The neatest thing I've seen in editing is bespin, reviewed here.
 : Apr 05 2010 04:59 AM
@morganw wrote:


We just want be able to pull our code from an IDE storage world to any storage or service we choose, right? If the code is just text on the screen, you can just cut & paste it into an email, right?

That's exactly it, yes! But email is a little cumbersome when you're doing this all on the iPad. You could have a link that lets you mail a zip of all your code to yourself, and for people who have access to a computer, you could even expose each users' workspace as a subversion or git repository.

I think there should also be a way to send it to a friend, so a button for "share this program" could do the trick.
 : Apr 05 2010 06:06 AM
Here's an idea for how we could implement the compile/deploy step in this kind of environment.

The Processing.js online IDE has a link to download the program as an HTML file. What if we took that a little further: added an option to create a hosted version of your program: basically a blank canvas + your code running in it. If we added in support for the offline application cache then the user could add that app to their home screen, and their Processing sketch would run even when the iPad's not connected to the network.
 : Apr 05 2010 09:29 AM
Processing is amazing. I'd heard of it in reference to Wiring and Arduino but hadn't appreciated what it could do until I saw some movies rendered by Processing building on physics simulations by Daniel Shiffman who's working on a book.

Some have touted web tablets as a great educational tool with the access to the web and the ability to build hyper-textbooks with interactive elements built in (though my cynical side wonders if we've already been down this road with CD-ROM encyclopedias in the 90s). Learning physics while having a simulation lab in your bag sounds like a win to me.

Libraries were something we didn't have much of on the Commodores, Sinclairs and Ataris of the 1980s. It was nice to play in a small world because a small adventure or arcade game could fill up much of its 64K. Using something like iPhoto then staring at a blank window in Xcode feels daunting in comparison. With the rich libraries of Java Standard Edition or Processing or even ECMAScript with canvas in a browser, you can tinker for a few hours and come up with something worth showing off. Showing off on a web tablet that you can take *to* your audience and whisk out of your satchel instead of dragging them over to your computer is even more fun.

A kid-friendly programming environment to learn from is Scratch. Try the Cube game which has gravity-reversing spots to make puzzles as fun to solve as those of the 2D version of Portal. The "Scratch Player" happens to run on the Java VM, but it's the language and sharing/remixing aspects of the project, not it's ability to directly run on an iPad, that interests me.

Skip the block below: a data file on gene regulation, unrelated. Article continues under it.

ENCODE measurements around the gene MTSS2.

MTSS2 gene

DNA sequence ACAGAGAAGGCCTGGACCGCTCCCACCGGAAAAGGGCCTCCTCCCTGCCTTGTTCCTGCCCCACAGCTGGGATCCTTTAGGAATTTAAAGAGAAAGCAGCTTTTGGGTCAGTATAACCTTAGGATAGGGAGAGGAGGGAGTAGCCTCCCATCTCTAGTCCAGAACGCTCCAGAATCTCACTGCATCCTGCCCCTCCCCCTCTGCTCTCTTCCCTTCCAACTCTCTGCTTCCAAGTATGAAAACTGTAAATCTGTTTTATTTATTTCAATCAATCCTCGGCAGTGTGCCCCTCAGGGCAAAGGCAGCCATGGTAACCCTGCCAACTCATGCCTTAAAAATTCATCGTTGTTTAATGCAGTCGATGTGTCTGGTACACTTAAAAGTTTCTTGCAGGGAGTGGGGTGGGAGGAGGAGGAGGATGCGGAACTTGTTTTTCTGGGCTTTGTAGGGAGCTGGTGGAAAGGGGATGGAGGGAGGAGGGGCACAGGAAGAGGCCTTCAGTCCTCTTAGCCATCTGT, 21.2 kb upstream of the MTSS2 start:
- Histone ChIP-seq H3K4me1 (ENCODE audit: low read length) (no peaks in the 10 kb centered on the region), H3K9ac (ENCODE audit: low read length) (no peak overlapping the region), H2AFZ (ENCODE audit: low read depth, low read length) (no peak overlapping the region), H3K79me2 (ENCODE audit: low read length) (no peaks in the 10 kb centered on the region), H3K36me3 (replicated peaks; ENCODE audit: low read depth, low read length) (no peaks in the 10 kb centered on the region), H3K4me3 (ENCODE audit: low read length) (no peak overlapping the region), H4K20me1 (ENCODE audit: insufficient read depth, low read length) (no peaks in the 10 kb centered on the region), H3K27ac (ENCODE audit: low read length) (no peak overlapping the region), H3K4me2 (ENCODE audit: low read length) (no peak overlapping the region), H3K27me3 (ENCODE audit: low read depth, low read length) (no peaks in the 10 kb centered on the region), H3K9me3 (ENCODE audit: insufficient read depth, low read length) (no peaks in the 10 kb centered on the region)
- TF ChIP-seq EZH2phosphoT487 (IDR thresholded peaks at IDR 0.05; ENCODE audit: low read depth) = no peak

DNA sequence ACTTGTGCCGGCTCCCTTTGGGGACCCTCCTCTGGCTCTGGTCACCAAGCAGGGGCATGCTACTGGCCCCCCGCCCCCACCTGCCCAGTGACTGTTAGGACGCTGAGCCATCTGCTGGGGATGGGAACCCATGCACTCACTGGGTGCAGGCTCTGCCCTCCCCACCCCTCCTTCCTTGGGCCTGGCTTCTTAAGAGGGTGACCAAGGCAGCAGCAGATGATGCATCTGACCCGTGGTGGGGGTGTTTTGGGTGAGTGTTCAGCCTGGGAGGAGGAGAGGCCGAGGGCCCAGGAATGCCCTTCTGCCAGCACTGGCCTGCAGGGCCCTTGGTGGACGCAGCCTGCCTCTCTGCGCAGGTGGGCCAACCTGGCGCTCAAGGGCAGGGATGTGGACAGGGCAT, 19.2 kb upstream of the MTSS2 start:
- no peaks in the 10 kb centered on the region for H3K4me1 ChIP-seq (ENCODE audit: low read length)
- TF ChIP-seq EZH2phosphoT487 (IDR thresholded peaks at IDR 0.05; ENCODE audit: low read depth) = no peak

: Apr 05 2010 10:03 AM
Speaking of Wiring and Arduino, I'd love to see a real-world interface that iPhone OS apps could talk to without the blessing of the Works with iPhone program. Just like HTML5 is the free way into the OS for programming, wifi is the free way in for connectivity. I've seen a Linux based access point stuffed under a helicopter for remote control from an iPhone. The WRT54GL is a bit big, heavy, (relatively) power hungry and offers only 1-wire for real-world interfacing, but wifi Arduinos are becoming available. There doesn't seem to be an wifi shield that can act as an access point yet, but ad hoc on an iPod touch to Arduino is shown working in this video.
 : Apr 05 2010 11:17 AM
I hate to bag on this, but I think the question raised elsewhere deserves raising here: Whatever happened to "If you can't open it, you don't own it"? I promise not to troll [any further] on this thread.
 : Apr 05 2010 11:26 AM
@mmbutler, I don't think you're trolling.

Nothing happened to "If you can't open it, you don't own it". By that measure, you don't own the iPad, do you? But if you have one, we want to help you open it as much as possible. That's the goal of our coverage.

But this topic can be generalized beyond the iPad. Take Android, for example. Android-powered tablets aren't likely to be locked down as much as the iPad. But, they run HTML5 browsers, which means the Javascript-powered development environments discussed in this answer will work there.

That said, there is an interesting solution for scripting directly on Android (Android Scripting Environment), so the need is not as strong.